Steven Finlay has a useful book on Data Science, (Predictive Analytics, Data Mining and Big Data). He has lots of helpful practical advice in an easy to access form. He highlights the idea of the flat maximum.
The Flat Maximum
This is a general recommendation to read the book. I will also highlight a point Finlay makes. Namely about the existence of the flat maximum effect. According to Finlay “The flat maximum effect states that for most problems there is not a single best model that is substantially better than all others.” (Finlay, 2014, page 105).
What does this imply? That although the benefits to be gained from using analytics may often be significant. Any additional benefits can diminish relatively quickly after you already have a model and are simply searching for a better model. While some models may be a little better than some others the flat maximum effect means that you often don’t need to be too obsessive about using the perfect model. If one model isn’t necessarily the very best, but it is close and it works for your business, then you might choose the second best model.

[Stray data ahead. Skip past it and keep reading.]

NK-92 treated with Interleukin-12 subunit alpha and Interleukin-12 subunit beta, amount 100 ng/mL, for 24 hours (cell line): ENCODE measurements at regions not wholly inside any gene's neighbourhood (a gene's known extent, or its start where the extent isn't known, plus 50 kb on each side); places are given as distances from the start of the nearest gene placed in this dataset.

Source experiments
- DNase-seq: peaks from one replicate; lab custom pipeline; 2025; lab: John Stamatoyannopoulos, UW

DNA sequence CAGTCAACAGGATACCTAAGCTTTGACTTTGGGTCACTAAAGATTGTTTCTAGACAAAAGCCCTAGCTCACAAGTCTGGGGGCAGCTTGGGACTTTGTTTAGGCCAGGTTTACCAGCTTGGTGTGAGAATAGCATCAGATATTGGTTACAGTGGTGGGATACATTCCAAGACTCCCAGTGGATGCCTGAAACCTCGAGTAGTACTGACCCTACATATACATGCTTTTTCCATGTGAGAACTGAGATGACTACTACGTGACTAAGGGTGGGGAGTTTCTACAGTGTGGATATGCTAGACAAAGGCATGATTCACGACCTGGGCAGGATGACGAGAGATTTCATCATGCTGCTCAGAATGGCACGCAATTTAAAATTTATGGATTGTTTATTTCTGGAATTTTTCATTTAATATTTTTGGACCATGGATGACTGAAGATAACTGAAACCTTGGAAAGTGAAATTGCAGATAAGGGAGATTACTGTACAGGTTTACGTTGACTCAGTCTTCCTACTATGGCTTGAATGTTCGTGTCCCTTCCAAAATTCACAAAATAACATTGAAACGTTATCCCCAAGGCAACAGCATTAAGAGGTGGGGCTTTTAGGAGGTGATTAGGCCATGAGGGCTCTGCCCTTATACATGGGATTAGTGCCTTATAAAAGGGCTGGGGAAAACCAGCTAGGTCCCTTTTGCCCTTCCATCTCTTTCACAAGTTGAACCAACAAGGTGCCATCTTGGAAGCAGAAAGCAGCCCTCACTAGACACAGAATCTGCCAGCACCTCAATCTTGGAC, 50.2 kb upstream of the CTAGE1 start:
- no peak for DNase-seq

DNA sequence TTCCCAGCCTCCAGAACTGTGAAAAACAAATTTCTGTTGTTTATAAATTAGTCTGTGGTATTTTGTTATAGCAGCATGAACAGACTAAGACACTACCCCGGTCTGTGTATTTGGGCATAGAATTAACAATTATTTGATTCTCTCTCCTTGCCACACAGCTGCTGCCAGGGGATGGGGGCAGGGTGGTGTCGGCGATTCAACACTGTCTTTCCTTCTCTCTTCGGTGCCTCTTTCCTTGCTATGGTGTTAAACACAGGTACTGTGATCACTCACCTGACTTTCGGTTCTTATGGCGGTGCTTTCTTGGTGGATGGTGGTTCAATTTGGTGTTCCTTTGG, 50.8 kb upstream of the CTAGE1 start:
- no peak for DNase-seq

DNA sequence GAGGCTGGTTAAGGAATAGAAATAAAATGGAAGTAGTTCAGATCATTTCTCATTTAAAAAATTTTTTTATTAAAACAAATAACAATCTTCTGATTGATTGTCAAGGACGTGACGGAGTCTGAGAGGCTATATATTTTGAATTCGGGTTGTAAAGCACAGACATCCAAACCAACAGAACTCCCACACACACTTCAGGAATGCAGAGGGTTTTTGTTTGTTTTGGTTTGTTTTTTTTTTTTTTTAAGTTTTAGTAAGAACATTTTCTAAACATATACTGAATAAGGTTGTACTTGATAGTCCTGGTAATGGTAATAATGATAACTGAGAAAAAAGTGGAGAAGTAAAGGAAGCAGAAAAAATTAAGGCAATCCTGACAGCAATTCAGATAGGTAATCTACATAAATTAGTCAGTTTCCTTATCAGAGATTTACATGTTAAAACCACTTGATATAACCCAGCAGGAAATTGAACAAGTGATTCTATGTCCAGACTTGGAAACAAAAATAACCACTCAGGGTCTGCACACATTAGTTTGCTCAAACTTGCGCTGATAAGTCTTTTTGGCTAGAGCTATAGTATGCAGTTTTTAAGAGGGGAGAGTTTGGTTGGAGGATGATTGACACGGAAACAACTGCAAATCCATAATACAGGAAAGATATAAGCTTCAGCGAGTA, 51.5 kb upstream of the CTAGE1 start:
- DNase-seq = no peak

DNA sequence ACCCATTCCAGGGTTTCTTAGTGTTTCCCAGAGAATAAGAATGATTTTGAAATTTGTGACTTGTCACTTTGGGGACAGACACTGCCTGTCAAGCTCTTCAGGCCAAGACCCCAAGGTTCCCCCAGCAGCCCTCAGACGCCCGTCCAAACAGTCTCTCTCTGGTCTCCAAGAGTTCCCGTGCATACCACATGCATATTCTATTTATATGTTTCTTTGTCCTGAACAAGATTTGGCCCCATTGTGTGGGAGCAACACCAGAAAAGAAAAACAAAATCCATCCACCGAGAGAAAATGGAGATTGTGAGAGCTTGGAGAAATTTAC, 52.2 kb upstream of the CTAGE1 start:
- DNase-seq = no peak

Why Choose A Sub-Optimal Model?
One reason to choose a slightly sub-optimal model includes that this model seems credible. The fact that general, i.e. non-data-scientist, managers make it more likely to be implemented. Being likely to be implemented will make any model infinitely better than a supposedly superior model that isn’t likely to be used. (You can always run the superior model and compare the results to make sure you aren’t sacrificing too much).
The flat maximum effect helps explain why the perfect is often the enemy of the good. Why not accept good as it might be really quite near perfect and be actually achievable?
Read: Steven Finlay (2014) Predictive Analytics, Data Mining and Big Data, Palgrave MacMillan